The African savannah elephant and the giraffe are two of the most iconic and revered megafauna in the world. However, both species face grave threats. The reticulated giraffe is one of the most endangered giraffe species, there are fewer than 16,000 left in the wild. This is just a fraction of the 36,000-47,750 estimated to have existed in the mid-1980s – the population has declined by more than 50% in the past three decades. Reticulated giraffe are now only found in north and northeast Kenya, as well as small populations in southern Somalia and southern Ethiopia.
African savannah elephants, newly recognised as a separate species from African forest elephants and now listed as Endangered by the IUCN, have suffered a precipitous decline of at least 60% over the past 50 years. A 2016 report estimated only 415,000 elephants left in Africa, with 20,000-40,000 killed for the illegal ivory trade every single year, and habitats shrinking at a terrifying rate. There are important populations of both these species in Meru Conservation Area.
The Meru Conservation Area is where Born Free’s story began and Elsa the lioness was successfully returned back to the wild. We’ve been monitoring and protecting lions in the national park for several years and are now expanding our effort to address problems facing of reticulated giraffe and the African savannah elephant for a more holistic conservation effort in the landscape.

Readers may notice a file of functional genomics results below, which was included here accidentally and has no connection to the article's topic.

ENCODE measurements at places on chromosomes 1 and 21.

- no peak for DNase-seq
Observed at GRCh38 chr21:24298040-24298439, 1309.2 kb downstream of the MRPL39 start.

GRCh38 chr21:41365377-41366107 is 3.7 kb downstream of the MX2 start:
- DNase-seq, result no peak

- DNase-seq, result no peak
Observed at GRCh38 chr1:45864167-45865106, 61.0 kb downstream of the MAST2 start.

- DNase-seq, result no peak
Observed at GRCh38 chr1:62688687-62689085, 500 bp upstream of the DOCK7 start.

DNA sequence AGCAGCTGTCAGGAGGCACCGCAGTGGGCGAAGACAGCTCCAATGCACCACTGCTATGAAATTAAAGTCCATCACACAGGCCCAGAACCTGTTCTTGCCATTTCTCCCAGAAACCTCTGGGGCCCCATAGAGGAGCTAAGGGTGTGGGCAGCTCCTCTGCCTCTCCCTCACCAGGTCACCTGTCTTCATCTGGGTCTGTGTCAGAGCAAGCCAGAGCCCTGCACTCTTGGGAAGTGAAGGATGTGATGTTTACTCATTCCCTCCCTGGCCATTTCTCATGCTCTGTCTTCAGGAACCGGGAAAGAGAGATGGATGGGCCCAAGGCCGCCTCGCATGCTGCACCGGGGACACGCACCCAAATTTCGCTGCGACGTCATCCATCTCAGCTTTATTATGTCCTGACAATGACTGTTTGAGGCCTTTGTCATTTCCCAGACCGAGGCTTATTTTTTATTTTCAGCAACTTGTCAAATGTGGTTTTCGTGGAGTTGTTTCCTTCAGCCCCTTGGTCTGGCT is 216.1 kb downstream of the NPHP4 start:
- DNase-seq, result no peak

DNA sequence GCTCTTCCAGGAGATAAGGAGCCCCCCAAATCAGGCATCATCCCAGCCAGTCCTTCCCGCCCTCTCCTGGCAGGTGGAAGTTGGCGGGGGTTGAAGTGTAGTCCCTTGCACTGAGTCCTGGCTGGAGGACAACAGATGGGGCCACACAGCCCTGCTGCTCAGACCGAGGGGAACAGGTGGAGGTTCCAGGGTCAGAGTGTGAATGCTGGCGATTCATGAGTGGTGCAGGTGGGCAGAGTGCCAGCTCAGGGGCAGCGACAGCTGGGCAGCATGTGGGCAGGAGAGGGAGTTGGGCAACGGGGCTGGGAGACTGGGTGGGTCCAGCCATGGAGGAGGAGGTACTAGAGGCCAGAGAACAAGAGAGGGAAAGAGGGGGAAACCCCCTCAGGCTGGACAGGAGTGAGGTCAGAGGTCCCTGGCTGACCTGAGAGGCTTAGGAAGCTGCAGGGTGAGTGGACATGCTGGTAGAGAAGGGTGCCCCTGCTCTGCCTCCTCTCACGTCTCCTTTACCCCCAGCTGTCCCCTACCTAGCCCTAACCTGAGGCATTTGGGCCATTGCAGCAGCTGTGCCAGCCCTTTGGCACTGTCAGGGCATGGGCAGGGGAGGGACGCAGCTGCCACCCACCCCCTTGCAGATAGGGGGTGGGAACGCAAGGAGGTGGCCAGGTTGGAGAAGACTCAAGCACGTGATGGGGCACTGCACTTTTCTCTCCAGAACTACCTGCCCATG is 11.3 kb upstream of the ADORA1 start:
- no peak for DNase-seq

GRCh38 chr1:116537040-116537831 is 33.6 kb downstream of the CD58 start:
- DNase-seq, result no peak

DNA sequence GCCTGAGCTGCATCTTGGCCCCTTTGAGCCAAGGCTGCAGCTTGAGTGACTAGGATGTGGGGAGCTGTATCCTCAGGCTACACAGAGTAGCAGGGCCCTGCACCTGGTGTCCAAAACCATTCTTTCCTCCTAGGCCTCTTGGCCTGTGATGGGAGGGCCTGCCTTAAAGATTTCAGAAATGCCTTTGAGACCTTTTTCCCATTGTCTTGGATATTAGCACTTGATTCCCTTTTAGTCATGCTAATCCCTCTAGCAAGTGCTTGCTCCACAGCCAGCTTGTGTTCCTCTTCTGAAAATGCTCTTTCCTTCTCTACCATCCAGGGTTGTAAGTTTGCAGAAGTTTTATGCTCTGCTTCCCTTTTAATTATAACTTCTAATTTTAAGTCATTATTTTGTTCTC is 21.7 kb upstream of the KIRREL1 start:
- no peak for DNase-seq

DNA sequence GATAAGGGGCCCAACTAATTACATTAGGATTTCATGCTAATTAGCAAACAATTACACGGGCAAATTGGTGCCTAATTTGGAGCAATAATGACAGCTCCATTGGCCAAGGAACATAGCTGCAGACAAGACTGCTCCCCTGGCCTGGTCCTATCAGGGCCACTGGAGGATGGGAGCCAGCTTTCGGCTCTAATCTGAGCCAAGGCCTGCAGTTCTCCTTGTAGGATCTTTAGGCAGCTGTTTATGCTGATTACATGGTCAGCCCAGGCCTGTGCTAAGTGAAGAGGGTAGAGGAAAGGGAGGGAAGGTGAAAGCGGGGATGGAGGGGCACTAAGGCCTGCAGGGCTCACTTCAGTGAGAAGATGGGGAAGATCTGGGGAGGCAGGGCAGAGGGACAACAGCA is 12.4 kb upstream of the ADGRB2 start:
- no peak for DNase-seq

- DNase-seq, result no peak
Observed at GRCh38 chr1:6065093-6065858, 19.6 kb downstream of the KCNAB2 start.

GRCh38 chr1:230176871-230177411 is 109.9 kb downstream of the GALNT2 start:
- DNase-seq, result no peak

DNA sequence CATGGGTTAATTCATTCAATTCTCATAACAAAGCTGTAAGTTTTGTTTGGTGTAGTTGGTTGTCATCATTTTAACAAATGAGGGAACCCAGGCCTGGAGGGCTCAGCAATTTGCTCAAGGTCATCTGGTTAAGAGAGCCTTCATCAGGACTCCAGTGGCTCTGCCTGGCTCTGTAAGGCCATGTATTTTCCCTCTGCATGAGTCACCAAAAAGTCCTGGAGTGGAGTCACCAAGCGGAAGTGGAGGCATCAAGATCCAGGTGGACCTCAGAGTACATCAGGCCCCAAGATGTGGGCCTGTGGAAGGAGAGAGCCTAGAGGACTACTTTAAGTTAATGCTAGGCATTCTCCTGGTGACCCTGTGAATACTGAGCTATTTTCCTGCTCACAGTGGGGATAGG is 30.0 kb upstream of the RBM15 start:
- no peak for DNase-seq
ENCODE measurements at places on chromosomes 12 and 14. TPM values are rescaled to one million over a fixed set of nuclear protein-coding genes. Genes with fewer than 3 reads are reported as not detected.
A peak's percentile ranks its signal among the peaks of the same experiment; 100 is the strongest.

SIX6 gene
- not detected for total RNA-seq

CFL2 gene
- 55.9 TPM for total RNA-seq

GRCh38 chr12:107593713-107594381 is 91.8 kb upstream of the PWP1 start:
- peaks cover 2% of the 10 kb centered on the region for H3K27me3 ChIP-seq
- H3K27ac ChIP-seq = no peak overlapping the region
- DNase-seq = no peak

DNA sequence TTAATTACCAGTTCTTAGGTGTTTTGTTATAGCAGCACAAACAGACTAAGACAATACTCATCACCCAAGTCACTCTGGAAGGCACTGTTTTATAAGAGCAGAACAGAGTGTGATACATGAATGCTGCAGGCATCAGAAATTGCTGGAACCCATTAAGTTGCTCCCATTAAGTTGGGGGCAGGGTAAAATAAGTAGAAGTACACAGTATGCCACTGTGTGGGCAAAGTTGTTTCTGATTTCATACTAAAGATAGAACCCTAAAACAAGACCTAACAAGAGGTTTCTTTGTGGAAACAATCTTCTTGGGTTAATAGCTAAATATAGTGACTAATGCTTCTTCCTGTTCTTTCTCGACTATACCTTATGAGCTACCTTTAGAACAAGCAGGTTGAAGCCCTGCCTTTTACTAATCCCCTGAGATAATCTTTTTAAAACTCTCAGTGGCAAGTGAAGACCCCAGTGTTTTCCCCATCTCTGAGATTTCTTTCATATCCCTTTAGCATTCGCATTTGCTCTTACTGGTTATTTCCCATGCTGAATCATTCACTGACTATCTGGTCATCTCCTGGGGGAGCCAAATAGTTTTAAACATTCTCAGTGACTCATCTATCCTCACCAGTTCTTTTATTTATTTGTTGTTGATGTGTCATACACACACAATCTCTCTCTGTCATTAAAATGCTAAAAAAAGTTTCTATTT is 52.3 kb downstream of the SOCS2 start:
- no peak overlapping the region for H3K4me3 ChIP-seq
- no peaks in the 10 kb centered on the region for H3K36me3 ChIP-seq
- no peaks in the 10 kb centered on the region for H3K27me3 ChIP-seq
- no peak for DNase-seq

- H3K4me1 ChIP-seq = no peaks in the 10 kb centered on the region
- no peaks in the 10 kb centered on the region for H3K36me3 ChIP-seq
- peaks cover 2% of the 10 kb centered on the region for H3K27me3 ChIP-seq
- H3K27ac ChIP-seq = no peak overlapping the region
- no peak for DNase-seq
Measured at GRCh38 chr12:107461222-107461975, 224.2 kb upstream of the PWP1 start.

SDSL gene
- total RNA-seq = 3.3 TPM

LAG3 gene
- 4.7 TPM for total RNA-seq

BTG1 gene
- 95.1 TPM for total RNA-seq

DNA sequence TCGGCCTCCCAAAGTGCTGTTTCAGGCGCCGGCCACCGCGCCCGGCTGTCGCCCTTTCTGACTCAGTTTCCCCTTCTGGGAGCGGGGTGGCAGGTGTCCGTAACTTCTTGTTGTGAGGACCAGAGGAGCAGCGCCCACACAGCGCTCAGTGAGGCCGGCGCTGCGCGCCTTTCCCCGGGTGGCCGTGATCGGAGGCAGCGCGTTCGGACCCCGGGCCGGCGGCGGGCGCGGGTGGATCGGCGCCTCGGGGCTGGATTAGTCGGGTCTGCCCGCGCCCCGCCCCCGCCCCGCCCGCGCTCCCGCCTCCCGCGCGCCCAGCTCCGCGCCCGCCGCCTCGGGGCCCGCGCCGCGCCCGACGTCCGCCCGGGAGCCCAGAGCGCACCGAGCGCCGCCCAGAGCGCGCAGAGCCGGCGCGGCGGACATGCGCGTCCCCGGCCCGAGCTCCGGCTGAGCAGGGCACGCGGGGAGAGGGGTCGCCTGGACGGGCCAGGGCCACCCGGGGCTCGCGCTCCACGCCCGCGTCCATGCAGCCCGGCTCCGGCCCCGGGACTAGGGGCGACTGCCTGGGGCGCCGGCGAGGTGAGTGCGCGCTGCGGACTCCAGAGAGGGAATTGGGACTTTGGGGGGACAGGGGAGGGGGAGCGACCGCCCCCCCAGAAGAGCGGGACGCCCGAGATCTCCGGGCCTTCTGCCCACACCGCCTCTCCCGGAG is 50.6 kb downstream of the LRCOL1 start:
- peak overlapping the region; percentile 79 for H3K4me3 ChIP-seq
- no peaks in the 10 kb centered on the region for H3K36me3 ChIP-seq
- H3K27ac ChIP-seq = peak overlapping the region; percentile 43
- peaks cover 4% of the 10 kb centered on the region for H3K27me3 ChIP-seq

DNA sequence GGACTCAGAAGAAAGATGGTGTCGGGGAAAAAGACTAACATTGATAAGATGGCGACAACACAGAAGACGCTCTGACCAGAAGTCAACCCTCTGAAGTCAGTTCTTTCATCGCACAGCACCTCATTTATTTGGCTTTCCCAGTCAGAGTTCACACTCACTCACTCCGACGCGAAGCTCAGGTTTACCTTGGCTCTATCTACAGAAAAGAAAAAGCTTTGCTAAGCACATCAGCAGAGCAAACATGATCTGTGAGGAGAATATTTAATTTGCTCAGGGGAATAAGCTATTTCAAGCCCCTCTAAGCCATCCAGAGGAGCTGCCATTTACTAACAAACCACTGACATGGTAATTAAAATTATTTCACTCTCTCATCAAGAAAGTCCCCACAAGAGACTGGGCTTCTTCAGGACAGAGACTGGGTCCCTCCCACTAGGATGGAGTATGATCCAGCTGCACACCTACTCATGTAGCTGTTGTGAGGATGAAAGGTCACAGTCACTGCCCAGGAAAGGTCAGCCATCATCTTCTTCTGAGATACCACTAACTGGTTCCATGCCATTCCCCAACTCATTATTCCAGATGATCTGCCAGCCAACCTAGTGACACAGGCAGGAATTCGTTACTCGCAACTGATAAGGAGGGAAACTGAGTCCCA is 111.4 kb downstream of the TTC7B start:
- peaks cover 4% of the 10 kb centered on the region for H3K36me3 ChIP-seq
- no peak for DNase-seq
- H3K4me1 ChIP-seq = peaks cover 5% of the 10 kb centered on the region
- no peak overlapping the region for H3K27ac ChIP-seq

In the Meru Conservation Area, communities struggle to coexist with elephants because they raid their crops; elephants subsequently suffer when farmers retaliate with force. Reticulated giraffes face an uncertain future as the threats of poaching, habitat loss, infrastructure development and conflict ever increase in the region.
Born Free is rising up to address the challenges faced by these large herbivores by launching Saving Meru’s Giants, which will be implemented by a small team of Kenyan Nationals, with the ultimate aim of creating an environment for coexistence between people and large herbivores. We will monitor the giraffe and elephant populations to better understand the threats they face and their behaviour, we will address conflict via community-led and nature-based solutions, we will tackle illegal wildlife activity with dedicated community teams, and we will increase local people’s awareness and capacity through workshops and school programmes.
Penny Banham, Born Free’s Conservation Projects Officer, said: “The world has witnessed the devastating decline elephant and giraffes. Without further conservation efforts, the fate of these critically important mega-herbivores looks bleak. Our new initiative, Saving Meru’s Giants, will be vital in reducing threats in the Meru Conservation Area and making sure that elephants and giraffes are here for generations to come.” Dr Nikki Tagg, Born Free’s Head of Conservation, added: “By considering the threats facing elephants and giraffes, as well as lions, in Meru Conservation Area, we can more fully engage with local communities and help them to tackle the huge problems they face that prevent them from coexisting with large mammals, that can be destructive or even dangerous. We are very excited about the impact that this level of holistic investment can lead to.”
We look forward to bringing you along on this journey with us!
Images © George Logan, Filip Fortuna